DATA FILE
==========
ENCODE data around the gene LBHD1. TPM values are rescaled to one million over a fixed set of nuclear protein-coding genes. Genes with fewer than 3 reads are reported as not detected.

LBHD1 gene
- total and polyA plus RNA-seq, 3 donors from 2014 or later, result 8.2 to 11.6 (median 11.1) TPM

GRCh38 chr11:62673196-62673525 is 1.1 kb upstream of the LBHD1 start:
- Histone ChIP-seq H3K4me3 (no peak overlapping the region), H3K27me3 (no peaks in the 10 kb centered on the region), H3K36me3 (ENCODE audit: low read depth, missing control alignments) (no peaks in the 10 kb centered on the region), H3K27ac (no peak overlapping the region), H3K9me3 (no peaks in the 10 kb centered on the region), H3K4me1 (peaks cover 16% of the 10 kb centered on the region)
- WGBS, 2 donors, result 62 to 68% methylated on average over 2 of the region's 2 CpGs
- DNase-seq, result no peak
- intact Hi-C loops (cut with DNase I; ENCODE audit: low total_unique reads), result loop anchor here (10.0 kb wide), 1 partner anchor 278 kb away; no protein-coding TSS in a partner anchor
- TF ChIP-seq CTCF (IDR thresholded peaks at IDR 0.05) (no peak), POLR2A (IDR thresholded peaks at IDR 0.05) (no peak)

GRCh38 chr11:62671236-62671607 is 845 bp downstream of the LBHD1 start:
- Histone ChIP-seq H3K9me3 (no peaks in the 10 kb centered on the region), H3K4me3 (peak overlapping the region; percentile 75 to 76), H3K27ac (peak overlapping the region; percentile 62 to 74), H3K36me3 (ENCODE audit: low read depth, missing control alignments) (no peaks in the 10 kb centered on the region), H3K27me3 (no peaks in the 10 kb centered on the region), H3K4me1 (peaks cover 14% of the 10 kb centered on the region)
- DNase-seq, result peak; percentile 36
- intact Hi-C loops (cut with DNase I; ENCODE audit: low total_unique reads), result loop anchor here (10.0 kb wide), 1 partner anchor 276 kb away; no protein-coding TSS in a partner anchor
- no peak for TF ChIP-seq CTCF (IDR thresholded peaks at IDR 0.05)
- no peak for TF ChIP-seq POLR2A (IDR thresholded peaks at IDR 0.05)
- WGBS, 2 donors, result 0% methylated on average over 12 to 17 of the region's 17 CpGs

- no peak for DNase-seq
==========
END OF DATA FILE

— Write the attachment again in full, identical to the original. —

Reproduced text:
ENCODE data around the gene LBHD1. TPM values are rescaled to one million over a fixed set of nuclear protein-coding genes. Genes with fewer than 3 reads are reported as not detected.

LBHD1 gene
- total and polyA plus RNA-seq, 3 donors from 2014 or later, result 8.2 to 11.6 (median 11.1) TPM

GRCh38 chr11:62673196-62673525 is 1.1 kb upstream of the LBHD1 start:
- Histone ChIP-seq H3K4me3 (no peak overlapping the region), H3K27me3 (no peaks in the 10 kb centered on the region), H3K36me3 (ENCODE audit: low read depth, missing control alignments) (no peaks in the 10 kb centered on the region), H3K27ac (no peak overlapping the region), H3K9me3 (no peaks in the 10 kb centered on the region), H3K4me1 (peaks cover 16% of the 10 kb centered on the region)
- WGBS, 2 donors, result 62 to 68% methylated on average over 2 of the region's 2 CpGs
- DNase-seq, result no peak
- intact Hi-C loops (cut with DNase I; ENCODE audit: low total_unique reads), result loop anchor here (10.0 kb wide), 1 partner anchor 278 kb away; no protein-coding TSS in a partner anchor
- TF ChIP-seq CTCF (IDR thresholded peaks at IDR 0.05) (no peak), POLR2A (IDR thresholded peaks at IDR 0.05) (no peak)

GRCh38 chr11:62671236-62671607 is 845 bp downstream of the LBHD1 start:
- Histone ChIP-seq H3K9me3 (no peaks in the 10 kb centered on the region), H3K4me3 (peak overlapping the region; percentile 75 to 76), H3K27ac (peak overlapping the region; percentile 62 to 74), H3K36me3 (ENCODE audit: low read depth, missing control alignments) (no peaks in the 10 kb centered on the region), H3K27me3 (no peaks in the 10 kb centered on the region), H3K4me1 (peaks cover 14% of the 10 kb centered on the region)
- DNase-seq, result peak; percentile 36
- intact Hi-C loops (cut with DNase I; ENCODE audit: low total_unique reads), result loop anchor here (10.0 kb wide), 1 partner anchor 276 kb away; no protein-coding TSS in a partner anchor
- no peak for TF ChIP-seq CTCF (IDR thresholded peaks at IDR 0.05)
- no peak for TF ChIP-seq POLR2A (IDR thresholded peaks at IDR 0.05)
- WGBS, 2 donors, result 0% methylated on average over 12 to 17 of the region's 17 CpGs

- no peak for DNase-seq